Scarf osteotomy

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The scarf osteotomy is an orthopedic surgical procedure with bone transection to correct ( corrective osteotomy ) of misalignments of the first metatarsal bone ( metatarsal 1 osteotomy ). It is often performed in hallux valgus with protruding ball ( metatarsus primus varus ) and is considered a z-shaped diaphyseal osteotomy . An osteosynthesis is usually done with two small screws.


The first z-shaped diaphyseal osteotomy of the first metatarsal bone was proposed by Meyer as early as 1926, but with a vertical incision. The first description of a horizontal osteotomy of the first metatarsal bone was made in 1976 by JM Buruturan, for an extension of the bone. To correct hallux valgus it was used in Chicago from 1983 by the surgeons Gudas and Zygmunt, and Lowell Weil coined the name "scarf osteotomy" in 1984. After Louis S. Barouk got to know this technique at Weil, he took it over himself and presented the process with Weil in the currently generally accepted form in the 1990s, which made it generally known and popular.

The English name comes from the carpentry trade , where it denotes a form of spanning that is very similar to the displacement of osteotomy fragments and has been used for a long time to lengthen beams.


The most important indication is hallux valgus , in which the accompanying or triggering varus deformity of the first metatarsal is treated. Unlike the chevron osteotomy , the scarf osteotomy is also suitable for more pronounced misalignments with an intermetatarsal angle of up to 40 °. At the same time, the metatarsal shaft can be lengthened or shortened, as well as a rotation of up to 15 °. It is also possible to let the metatarsal 1 head step deeper and thus to put more stress on the first beam. This leads to the relief of the remaining metatarsal rays, which is particularly useful in the case of a painful splayfoot ( metatarsalgia ).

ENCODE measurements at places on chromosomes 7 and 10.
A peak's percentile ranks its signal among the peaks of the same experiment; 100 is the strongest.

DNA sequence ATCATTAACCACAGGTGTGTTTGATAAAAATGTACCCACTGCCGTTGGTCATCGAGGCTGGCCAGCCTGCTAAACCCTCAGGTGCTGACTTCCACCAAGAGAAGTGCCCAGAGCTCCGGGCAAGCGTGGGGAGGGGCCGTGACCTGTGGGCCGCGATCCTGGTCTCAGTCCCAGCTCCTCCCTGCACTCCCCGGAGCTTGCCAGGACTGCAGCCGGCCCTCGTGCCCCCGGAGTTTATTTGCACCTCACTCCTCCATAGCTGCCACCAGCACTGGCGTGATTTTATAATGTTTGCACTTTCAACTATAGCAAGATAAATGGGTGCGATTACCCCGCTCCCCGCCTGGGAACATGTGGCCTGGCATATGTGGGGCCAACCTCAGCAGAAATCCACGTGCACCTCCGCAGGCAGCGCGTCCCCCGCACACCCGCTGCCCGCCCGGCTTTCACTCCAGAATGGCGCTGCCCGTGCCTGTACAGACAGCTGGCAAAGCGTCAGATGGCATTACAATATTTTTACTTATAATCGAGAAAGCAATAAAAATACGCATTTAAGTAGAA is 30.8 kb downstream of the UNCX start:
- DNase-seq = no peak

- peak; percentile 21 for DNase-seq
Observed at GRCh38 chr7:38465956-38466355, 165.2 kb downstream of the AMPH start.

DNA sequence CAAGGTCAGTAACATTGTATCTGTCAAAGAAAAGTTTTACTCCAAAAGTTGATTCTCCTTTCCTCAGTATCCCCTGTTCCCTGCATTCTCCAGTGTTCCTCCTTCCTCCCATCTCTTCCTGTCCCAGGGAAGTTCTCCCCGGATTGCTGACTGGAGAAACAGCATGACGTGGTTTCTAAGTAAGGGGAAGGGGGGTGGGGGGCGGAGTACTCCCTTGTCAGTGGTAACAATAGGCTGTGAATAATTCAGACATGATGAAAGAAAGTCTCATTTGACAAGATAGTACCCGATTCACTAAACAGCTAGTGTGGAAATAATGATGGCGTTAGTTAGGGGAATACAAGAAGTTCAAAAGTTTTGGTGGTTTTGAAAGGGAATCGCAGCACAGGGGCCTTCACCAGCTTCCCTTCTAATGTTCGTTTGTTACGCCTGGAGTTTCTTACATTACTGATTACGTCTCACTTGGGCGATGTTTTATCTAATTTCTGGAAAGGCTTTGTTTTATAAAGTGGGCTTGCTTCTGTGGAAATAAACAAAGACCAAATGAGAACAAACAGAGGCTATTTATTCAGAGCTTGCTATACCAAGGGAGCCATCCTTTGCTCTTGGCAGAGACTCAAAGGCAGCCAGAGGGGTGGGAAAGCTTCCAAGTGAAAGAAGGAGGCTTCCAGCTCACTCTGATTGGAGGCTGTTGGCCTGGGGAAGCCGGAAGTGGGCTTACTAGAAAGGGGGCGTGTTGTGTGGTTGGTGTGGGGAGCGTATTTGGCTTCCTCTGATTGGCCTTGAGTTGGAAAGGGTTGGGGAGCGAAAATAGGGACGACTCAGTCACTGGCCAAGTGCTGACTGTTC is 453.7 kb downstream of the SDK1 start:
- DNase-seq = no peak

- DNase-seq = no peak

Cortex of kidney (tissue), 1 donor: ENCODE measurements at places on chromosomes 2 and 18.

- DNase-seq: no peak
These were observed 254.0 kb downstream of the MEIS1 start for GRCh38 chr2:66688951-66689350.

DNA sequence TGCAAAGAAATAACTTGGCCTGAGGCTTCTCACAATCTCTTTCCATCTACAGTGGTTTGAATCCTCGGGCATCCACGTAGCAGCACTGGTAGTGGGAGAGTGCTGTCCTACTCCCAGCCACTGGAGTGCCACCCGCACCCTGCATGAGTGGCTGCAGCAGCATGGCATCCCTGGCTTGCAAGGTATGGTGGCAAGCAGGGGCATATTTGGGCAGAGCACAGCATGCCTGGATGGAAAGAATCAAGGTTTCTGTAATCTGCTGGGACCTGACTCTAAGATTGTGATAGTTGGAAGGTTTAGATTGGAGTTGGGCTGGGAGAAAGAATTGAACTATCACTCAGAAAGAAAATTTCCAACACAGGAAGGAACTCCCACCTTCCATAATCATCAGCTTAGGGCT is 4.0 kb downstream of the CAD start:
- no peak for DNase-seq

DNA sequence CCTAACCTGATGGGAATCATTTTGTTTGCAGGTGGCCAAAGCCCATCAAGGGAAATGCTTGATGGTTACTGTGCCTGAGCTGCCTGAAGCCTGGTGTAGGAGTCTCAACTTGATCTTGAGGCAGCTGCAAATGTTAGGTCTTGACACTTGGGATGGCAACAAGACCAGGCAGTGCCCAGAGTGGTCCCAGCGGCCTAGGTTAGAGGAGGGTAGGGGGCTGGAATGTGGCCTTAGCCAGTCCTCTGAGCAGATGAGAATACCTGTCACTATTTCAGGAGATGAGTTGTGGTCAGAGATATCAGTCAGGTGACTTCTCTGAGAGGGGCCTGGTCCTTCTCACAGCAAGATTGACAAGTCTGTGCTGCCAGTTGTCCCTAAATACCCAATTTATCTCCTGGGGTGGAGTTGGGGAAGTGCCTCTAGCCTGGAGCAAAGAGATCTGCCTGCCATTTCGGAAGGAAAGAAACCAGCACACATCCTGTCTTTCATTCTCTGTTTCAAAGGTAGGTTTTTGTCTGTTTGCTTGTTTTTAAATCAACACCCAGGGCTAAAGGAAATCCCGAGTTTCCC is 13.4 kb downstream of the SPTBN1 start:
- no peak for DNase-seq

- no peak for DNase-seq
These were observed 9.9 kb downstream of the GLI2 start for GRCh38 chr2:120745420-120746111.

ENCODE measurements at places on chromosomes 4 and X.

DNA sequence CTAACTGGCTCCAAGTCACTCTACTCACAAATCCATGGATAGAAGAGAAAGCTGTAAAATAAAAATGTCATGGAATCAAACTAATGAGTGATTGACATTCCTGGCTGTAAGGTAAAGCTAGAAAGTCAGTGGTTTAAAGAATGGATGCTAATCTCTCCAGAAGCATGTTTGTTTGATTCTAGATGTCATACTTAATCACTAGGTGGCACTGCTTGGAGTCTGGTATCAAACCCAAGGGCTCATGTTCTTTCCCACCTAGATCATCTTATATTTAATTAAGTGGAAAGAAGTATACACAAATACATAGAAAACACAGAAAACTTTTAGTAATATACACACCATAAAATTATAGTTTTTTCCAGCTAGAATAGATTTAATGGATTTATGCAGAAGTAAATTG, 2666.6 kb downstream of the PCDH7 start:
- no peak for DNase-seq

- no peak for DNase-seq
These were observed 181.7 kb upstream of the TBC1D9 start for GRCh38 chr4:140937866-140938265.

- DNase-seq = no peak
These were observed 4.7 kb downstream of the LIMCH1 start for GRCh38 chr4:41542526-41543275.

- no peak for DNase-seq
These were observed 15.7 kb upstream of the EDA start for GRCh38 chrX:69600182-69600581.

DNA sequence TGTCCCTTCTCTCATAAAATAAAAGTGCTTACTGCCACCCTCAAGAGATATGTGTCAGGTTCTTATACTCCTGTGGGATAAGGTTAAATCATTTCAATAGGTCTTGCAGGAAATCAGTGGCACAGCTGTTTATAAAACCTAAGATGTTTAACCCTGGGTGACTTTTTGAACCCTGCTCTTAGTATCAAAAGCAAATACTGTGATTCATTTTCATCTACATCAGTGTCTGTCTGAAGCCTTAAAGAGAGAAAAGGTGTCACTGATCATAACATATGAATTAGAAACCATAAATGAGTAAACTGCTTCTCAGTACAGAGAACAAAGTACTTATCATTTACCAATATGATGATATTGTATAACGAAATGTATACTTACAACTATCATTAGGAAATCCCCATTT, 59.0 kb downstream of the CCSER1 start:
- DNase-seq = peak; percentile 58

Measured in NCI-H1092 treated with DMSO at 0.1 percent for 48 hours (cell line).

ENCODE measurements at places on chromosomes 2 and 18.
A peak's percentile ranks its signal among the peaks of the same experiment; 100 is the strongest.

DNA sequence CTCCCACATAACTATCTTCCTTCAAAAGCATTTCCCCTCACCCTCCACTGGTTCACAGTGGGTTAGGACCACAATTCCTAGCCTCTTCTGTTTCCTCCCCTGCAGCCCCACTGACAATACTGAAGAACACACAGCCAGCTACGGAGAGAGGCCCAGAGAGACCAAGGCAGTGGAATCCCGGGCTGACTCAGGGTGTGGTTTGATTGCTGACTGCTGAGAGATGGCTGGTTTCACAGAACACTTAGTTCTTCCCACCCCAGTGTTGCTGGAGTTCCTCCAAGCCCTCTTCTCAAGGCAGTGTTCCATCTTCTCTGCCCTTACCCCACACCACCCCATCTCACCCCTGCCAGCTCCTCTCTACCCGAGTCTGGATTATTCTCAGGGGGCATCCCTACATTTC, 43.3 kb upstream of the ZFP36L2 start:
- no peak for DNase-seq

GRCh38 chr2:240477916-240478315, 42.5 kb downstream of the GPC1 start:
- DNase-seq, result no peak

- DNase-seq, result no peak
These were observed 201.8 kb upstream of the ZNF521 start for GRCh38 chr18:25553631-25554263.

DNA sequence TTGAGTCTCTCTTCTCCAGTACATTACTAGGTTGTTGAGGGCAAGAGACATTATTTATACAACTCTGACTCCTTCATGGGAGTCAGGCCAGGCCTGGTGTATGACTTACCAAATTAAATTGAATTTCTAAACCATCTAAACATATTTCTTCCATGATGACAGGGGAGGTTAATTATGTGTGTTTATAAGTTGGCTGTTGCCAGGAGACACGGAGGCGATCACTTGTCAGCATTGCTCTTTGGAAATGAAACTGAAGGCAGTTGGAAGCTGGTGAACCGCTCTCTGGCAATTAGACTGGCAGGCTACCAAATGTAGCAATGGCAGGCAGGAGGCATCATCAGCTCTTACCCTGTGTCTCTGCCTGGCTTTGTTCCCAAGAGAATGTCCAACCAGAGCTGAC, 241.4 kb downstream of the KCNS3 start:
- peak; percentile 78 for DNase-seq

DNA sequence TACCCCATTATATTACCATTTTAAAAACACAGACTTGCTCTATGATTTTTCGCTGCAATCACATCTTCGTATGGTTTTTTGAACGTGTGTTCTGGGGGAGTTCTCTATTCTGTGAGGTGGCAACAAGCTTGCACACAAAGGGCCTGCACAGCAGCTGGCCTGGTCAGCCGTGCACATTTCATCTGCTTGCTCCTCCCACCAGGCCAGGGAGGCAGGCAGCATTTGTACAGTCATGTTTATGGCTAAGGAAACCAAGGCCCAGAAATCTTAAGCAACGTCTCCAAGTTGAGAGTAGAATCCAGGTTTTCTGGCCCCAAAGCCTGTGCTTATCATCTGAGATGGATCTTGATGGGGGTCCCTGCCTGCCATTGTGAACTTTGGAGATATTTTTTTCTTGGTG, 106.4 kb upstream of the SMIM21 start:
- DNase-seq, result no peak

The scarf osteotomy can also be used for hallux varus .


The anesthesia can be peridurally or regionally , also as an intravenous block . As a rule, the operation is performed in a bloodless state . The skin incision is made on the inside in the middle along the shaft of the first metatarsal. First, a Kirschner wire is inserted into the metatarsal head for guidance , before the first step is to make the dorsal-distal short cut at around 50–60 ° with an oscillating saw . This is followed by the long, longitudinal horizontal incision, inclined in the proximal-plantar direction in relation to the shaft axis, which is made parallel to the sole of the foot and ends about 2 cm distal to the first tarsometatarsal joint , followed by the final, proximal plantar short incision at a 60 ° angle to complete the z-shaped osteotomy. The horizontal cut, parallel to the plantar surface, causes the head to step down if it is beveled laterally by about 20 ° plantarward, which can increase the load on the first beam.

The lateral displacement of the distal fragment, including any rotation, shortening or lengthening, can then be carried out by pulling the big toe and using bone clamps. For fixation, two special retractable threaded head screws ( Barouk screws ) are generally inserted from the dorsal under visual control, which bring the osteotomy under compression and thus hold the corrected position. Due to the special technique of the osteotomy, it is inherently self-retaining ( intrinsically stable ), so that originally the scarf osteotomy was performed without any osteosynthesis. Finally, the dorsally protruding bone portions are smoothed.

Additional soft tissue and bony interventions are also carried out on the metatarsophalangeal joint of the big toe: